There was a time when James Taffin de Givenchy thought he would work in luxury fashion. After all, it is how his uncle, the iconic Hubert de Givenchy, became famous, propelling the family name into couture stardom. Growing up in Beauvais, France, de Givenchy—as in James—eventually grasped the weight of his last name, but instead of inspiring him to join the business (where his father also worked, as head of the perfume and couture factories), it made him question his place.
“It was not an easy thing because you’re never as good as he is,” de Givenchy says of his uncle. “There was one Givenchy, and there was only going to be one.” So he moved to New York to study graphic design at the Fashion Institute of Technology, and eventually landed a job in the Christie’s jewellery department, where he swooned. “I fell in love with the stones; I thought they were the most interesting things,” says de Givenchy. “When I was growing up I used to collect stones, different large specimens and other things I could find. It was kind of serendipitous when I saw those diamonds and saw those emeralds.” In 1996, his passion culminated in the form of his own tailored jewellery line: Taffin.
Now 20 years in, de Givenchy speaks with the ease of someone who knows what he is doing—someone who is comfortable with his skillset, and is not afraid to speak freely. Taffin’s production is made up of a small amount of collection pieces and majority custom ones; every item is created by a small staff of 10 in his New York atelier, which sits in a Madison Avenue building below his sienna-orange-accented showroom. The designs are playful and vibrant, a mix of costume and couture; pieces are often geometric and out of the ordinary, utilizing ceramic for pops of colour. “I think jewellery should be modern, wearable, unpretentious, and yet precious,” explains de Givenchy, who has also worked as vice-president at Verdura and creative director of Sotheby’s Diamonds. “I just want to make sure people realize that jewellery is a form of art, and should be art on the finger. It’s something you wear all the time, so it has to be much more flexible than art that just hangs on the wall or sits on the floor—it has to have a function. So it’s a really interesting art form.”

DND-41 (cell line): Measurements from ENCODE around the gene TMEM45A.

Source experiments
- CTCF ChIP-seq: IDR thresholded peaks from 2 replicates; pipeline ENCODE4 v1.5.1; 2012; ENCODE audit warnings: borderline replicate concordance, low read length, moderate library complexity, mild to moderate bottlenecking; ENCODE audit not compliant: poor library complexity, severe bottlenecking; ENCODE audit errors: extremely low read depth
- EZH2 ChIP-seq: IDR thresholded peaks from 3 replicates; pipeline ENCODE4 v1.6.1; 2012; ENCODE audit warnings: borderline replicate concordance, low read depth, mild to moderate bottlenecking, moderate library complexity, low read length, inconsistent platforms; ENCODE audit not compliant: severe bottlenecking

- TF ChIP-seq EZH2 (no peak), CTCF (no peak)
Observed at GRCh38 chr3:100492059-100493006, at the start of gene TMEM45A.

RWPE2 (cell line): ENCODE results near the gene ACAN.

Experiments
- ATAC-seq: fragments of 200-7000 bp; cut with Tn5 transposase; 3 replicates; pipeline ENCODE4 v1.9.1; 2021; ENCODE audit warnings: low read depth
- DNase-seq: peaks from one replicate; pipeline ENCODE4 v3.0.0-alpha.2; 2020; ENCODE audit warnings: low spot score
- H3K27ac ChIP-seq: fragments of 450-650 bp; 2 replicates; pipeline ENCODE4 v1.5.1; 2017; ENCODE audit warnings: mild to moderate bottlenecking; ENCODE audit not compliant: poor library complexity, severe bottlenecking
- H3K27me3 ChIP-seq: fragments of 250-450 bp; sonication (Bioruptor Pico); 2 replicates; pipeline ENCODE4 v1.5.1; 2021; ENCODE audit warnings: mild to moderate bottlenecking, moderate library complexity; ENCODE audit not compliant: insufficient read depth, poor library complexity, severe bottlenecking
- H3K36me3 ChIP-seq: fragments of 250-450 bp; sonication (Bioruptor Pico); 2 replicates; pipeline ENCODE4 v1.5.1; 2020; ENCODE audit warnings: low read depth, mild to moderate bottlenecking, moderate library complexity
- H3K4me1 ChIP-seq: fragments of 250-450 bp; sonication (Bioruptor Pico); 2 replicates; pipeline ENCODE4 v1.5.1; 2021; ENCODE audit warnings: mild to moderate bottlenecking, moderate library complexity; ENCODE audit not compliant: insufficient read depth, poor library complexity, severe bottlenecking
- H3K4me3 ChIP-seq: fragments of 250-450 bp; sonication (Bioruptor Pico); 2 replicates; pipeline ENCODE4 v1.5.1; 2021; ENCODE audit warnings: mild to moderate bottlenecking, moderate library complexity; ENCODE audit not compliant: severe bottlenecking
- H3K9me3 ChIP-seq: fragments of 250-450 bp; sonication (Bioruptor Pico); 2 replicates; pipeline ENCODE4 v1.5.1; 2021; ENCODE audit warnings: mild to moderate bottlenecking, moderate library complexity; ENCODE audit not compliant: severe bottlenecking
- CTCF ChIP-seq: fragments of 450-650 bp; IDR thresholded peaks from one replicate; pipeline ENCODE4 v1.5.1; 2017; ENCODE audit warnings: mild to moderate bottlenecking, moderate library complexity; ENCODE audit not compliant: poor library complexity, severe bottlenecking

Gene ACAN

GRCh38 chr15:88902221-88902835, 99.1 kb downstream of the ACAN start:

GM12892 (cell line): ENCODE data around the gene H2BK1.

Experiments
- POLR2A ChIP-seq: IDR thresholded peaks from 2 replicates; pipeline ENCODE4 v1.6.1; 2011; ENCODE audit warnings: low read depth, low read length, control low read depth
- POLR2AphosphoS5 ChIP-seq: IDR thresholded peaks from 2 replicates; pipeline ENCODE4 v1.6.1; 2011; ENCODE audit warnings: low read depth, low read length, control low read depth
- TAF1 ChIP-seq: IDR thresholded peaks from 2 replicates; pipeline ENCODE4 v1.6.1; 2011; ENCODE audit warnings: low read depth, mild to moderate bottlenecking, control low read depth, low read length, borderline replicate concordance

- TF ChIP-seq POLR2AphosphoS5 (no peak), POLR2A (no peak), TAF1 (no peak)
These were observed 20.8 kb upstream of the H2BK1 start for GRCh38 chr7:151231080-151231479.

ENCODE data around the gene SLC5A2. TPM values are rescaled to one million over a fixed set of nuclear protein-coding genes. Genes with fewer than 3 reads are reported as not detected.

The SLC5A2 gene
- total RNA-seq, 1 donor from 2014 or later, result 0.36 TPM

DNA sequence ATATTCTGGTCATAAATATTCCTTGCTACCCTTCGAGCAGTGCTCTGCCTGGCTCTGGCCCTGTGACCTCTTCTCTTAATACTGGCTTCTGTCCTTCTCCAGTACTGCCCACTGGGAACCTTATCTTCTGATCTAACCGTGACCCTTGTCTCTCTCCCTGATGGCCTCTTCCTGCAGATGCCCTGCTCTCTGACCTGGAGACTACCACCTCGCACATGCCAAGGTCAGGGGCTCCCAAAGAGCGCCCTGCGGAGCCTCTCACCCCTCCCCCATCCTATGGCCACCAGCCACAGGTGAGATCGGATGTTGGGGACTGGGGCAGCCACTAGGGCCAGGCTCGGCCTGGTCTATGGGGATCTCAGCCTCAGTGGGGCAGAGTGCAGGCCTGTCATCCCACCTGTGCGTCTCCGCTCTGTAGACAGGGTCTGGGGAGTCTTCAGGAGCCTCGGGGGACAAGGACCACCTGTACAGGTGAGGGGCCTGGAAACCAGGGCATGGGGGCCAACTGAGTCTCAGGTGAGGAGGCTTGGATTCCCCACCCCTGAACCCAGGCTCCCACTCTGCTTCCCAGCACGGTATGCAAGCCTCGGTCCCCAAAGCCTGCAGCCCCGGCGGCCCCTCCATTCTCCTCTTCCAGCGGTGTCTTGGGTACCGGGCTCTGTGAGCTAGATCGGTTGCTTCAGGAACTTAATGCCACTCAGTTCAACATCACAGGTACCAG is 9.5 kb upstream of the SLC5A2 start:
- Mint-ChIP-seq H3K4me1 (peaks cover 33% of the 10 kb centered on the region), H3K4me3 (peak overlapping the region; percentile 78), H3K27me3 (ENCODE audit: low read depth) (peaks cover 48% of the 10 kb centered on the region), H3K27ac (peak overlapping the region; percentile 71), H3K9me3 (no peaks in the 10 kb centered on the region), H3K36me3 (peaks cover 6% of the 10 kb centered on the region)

There are, however, some pieces that de Givenchy designs without utility in mind—some structures speak to him on a higher level. “Some of it is meant to be worn and some of it really as objet,” he explains, reclining on a sofa in his showroom as a Red Hot Chili Peppers song plays in the background. He mentions a bracelet with a Poniatowski agate intaglio set in ceramic and gold—completely rigid in its rectangular shape, it can indeed fit on the wrist, but is more suited for display. “I’m not making it thinking I have a client in mind, I’m just making it because I think it’s a really beautiful way to display the cameo that’s in the middle, and I like to look at the piece,” de Givenchy says. “It’s really more for me.” But there is plenty for his clients as well, and his little studio is kept busy year-round with custom redesigns and bespoke creations.
Of course, the trials and tribulations along the way were abundant. “When I was growing up in France, people would say, ‘You’re trying to use your name to get ahead, but you don’t have the talent,’—even if they didn’t know me, it was, ‘You can’t be him,’” de Givenchy says, without a hint of bitterness. Alternatively, “when you arrive in America, people say, ‘Oh, you are related, therefore you must have the talent.’” It made him feel more confident in himself, a reassurance that has evidently stayed in his heart ever since. “I realized I was doing the things I always wanted to do,” de Givenchy says. His uncle was part of a family chain of grandparents and great grandparents who were painters and artists, and as such, de Givenchy’s own creative addition felt like “a continuation as opposed to a competition.”
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